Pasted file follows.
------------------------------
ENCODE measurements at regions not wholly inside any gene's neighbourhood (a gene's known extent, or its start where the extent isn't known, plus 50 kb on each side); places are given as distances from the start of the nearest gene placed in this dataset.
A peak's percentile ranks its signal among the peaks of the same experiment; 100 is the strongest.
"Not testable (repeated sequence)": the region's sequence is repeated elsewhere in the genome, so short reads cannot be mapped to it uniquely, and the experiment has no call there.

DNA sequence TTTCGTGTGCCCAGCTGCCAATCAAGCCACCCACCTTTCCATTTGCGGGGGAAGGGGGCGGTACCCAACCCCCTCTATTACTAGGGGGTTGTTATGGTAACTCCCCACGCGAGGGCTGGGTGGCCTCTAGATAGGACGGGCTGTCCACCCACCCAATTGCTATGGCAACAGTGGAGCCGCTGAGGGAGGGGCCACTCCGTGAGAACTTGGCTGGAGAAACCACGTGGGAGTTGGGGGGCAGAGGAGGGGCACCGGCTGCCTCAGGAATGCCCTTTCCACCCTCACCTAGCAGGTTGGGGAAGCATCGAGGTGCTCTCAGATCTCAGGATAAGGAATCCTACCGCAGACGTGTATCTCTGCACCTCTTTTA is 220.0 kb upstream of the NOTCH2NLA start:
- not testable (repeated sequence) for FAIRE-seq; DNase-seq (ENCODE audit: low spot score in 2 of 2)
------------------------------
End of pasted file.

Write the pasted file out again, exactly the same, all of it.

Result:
ENCODE measurements at regions not wholly inside any gene's neighbourhood (a gene's known extent, or its start where the extent isn't known, plus 50 kb on each side); places are given as distances from the start of the nearest gene placed in this dataset.
A peak's percentile ranks its signal among the peaks of the same experiment; 100 is the strongest.
"Not testable (repeated sequence)": the region's sequence is repeated elsewhere in the genome, so short reads cannot be mapped to it uniquely, and the experiment has no call there.

DNA sequence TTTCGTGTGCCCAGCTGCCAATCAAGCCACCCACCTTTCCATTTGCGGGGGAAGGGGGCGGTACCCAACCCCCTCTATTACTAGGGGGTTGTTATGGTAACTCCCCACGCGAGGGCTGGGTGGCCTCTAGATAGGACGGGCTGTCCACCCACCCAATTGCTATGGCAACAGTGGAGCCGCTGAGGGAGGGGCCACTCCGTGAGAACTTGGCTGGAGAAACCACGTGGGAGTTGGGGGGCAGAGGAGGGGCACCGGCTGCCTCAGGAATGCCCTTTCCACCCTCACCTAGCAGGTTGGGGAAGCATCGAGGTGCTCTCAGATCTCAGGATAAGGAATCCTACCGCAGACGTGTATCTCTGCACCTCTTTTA is 220.0 kb upstream of the NOTCH2NLA start:
- not testable (repeated sequence) for FAIRE-seq; DNase-seq (ENCODE audit: low spot score in 2 of 2)